60 miles to go.
An epic Dawn broke through the clouds this morning, ending a seemingly endless night watch. These last hours surely go the slowest...
The sun rose, in a blazing orange fire dance to our port side, while to our Starboard set the full white moon, backed by the palest pink sky. A rainbow broke through the clouds a moment later, framing the whole thing in impossible to describe, shifting, traveling colors. Pretty...absolutely, stunning... but... Rainbows at Dawn (for a sailor) foretell squalls. Sure enough, we had a morning filled with them. The wind and seas were high enough that even with a double reef in our main and a scrap of jib out, we were doing six knots. At this speed we will arrive in Hiva Oa during the night, meaning we will have to either heave-to and lie off or simply pull down our sails and drift until dawn when we can make a safe approach during daylight hours.
Patience, young Jedi's...
We need lots and lots of the stuff at this stage.
We are tired.
The boat is showing signs of a heavy past few days of confused, lurching seas. This morning, our first and second reefs were chaffed nearly through--in spots too tricky to see at night (but now we're onto them and will take precautions) only a last minute save by our one-armed captain kept it from fraying completely through. In the gusty morning that would have been a drag, to have our reef blown out durng a squall. I fabricated a temporary chaffe guard from a old plastic can of Pringles potato chips and it seems to be doing the job--for now.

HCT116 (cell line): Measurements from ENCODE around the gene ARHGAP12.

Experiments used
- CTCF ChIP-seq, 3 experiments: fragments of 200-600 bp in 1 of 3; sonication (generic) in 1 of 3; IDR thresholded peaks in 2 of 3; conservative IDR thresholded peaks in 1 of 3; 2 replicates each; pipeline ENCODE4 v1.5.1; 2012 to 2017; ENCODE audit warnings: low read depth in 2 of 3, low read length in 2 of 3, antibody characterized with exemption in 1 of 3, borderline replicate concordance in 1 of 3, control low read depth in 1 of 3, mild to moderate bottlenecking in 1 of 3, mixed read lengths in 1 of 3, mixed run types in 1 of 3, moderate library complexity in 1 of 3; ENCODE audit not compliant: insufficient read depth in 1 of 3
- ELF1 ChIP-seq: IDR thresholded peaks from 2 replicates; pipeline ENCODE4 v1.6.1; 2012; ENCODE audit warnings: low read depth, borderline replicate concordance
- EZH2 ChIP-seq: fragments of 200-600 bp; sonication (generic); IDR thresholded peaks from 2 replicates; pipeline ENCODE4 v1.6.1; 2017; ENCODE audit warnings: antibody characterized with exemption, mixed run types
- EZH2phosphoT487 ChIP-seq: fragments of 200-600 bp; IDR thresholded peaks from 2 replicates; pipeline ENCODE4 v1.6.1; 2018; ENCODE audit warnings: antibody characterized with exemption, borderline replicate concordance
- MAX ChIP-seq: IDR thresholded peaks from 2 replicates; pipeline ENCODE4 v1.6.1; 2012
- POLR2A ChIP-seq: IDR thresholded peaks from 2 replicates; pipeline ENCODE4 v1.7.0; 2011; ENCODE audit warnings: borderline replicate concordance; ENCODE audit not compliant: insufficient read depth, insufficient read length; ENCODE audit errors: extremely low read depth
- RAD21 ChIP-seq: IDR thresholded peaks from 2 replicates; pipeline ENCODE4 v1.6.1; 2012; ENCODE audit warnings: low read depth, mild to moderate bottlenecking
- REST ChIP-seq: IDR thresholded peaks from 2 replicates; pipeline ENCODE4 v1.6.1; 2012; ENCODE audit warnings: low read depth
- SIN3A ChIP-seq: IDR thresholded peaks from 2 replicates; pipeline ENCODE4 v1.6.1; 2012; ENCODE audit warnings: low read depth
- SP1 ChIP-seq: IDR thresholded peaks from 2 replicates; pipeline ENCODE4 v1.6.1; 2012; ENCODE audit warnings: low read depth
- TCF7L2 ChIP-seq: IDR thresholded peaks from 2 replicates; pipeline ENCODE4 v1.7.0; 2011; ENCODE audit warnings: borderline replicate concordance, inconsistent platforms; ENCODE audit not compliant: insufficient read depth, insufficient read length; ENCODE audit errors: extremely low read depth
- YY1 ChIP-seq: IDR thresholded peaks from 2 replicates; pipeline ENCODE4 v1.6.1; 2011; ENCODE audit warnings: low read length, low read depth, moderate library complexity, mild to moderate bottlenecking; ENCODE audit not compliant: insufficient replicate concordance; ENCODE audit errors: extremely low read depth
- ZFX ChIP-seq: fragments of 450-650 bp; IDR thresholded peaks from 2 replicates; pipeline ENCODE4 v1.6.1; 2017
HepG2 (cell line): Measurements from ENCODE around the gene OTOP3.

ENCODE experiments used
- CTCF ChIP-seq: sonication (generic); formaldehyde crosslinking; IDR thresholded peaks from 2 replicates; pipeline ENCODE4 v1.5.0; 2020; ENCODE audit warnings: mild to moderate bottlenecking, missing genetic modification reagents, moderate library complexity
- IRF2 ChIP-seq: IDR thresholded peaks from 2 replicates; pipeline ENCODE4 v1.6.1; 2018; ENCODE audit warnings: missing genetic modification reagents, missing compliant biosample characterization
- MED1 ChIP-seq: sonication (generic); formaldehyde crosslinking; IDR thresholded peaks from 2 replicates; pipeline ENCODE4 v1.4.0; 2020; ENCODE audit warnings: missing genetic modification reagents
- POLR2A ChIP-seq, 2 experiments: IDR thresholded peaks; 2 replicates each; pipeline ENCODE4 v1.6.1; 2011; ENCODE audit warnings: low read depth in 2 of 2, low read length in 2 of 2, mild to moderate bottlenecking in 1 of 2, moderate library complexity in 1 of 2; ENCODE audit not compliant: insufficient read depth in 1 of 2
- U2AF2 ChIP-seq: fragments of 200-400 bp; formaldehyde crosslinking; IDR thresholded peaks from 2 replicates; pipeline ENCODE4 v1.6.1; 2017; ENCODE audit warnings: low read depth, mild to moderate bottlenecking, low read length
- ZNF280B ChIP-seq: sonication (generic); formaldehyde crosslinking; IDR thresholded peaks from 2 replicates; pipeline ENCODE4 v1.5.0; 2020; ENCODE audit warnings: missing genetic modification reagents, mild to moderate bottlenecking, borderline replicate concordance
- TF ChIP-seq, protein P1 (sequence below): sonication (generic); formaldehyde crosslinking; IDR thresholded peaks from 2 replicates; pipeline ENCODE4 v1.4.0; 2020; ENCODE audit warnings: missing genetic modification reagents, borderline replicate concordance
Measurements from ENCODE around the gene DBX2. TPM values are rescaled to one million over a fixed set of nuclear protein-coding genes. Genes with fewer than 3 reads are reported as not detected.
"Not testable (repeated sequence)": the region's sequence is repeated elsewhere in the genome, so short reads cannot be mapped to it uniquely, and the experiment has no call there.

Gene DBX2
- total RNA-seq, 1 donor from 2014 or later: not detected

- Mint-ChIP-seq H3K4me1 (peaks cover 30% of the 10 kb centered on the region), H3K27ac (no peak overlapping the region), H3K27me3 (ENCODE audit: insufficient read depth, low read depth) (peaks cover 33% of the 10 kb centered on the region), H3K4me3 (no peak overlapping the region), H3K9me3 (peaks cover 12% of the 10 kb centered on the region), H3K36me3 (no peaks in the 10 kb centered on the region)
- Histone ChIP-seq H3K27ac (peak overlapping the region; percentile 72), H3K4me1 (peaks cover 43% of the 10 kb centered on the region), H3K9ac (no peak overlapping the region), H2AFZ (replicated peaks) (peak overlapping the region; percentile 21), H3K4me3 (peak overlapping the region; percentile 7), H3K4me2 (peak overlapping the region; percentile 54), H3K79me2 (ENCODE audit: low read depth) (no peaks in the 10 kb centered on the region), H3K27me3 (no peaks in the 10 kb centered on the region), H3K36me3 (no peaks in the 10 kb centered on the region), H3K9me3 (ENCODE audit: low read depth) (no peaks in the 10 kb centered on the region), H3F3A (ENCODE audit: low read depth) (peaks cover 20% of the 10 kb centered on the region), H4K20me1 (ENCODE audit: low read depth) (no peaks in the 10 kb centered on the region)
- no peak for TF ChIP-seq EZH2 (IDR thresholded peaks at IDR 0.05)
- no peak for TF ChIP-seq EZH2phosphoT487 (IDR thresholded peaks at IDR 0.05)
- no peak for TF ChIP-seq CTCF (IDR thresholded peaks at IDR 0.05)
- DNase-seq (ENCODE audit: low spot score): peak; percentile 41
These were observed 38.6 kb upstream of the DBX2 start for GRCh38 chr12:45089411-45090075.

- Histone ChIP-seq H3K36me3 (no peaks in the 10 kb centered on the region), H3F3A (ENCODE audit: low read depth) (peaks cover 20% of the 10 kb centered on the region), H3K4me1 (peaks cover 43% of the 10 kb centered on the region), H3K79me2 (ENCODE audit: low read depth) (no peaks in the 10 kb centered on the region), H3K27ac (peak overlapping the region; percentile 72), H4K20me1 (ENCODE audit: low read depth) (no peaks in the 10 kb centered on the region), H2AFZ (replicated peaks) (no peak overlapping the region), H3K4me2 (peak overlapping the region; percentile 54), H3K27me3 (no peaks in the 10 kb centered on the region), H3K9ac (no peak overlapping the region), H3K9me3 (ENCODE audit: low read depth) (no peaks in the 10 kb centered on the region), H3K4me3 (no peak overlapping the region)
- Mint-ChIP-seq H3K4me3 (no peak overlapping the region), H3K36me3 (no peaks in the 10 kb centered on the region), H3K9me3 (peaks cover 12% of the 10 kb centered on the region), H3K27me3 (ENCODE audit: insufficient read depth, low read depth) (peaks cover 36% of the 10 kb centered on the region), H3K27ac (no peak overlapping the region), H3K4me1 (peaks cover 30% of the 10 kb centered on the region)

But land IS near...for the first time in weeks, we spotted two groups of GULLS. They were too far away to identify but they clearly were not their sea-going relatives, the Boobies and the Terns--these were LAND based birds--feeding on something in the waves!
Early this morning before the sun rose, I had a visit with some sort of small dark porpoises, it was too dark to make out their markings but I was happy to listen to them take those deep gasping breaths of air. You always hear them before you see them, when they surface and hurtle through the tumbling waves that rush past the boat.
It's cleared up, but the horizon is still hazy. If we were to spot land in the daylight, it would be visible somewhere around the 30 mile out zone--if it was optimal conditions, which it's not really, these past few days. Hiva Oa does have rather distinct peaks, so hopefully, this should give us an advantage.
We are already placing bets on who will be the first to shout; "LAND HO!" If I were you, I would bet on MOM. Anyone who knows this family, knows that they are all totally useless at finding ANYTHING. Usually, this entails things like, keys, wallets, socks, the other shoe... "MOM! HONEY! Where's my...I can't FIND IT!" is the constant refrain around here--I don't see why spotting an island chain in the middle of the pacific after three weeks at sea should be any different.
I think I got this one locked down.
Hunter came to me with this poem (all on her own-some), she had just read in her book (Alice in wonderland) and wanted to add it to the blog...
OH! HUSH THEE,
THE NIGHT IS BEHIND US,
AND BLACK ARE THE WATERS THAT SPARKLED SO GREEN.
THE MOON, O'ER THE WAVES LOOKS DOWNWARD TO FIND US,
AT REST IN THE HOLLOWS THAT RUSTLE BETWEEN,
WHERE BILLOW MEETS BILLOW, THERE SOFT BE THY PILLOW,
AH WEARY WEE FLIPPERLING CURL AT THY EASE!
THIS STORM SHALL NOT WAKE THEE,,
NOR SHARK OVER TAKE THEE,
ASLEEP IN THE ARMS OF THE SLOW-SWINGING SEAS.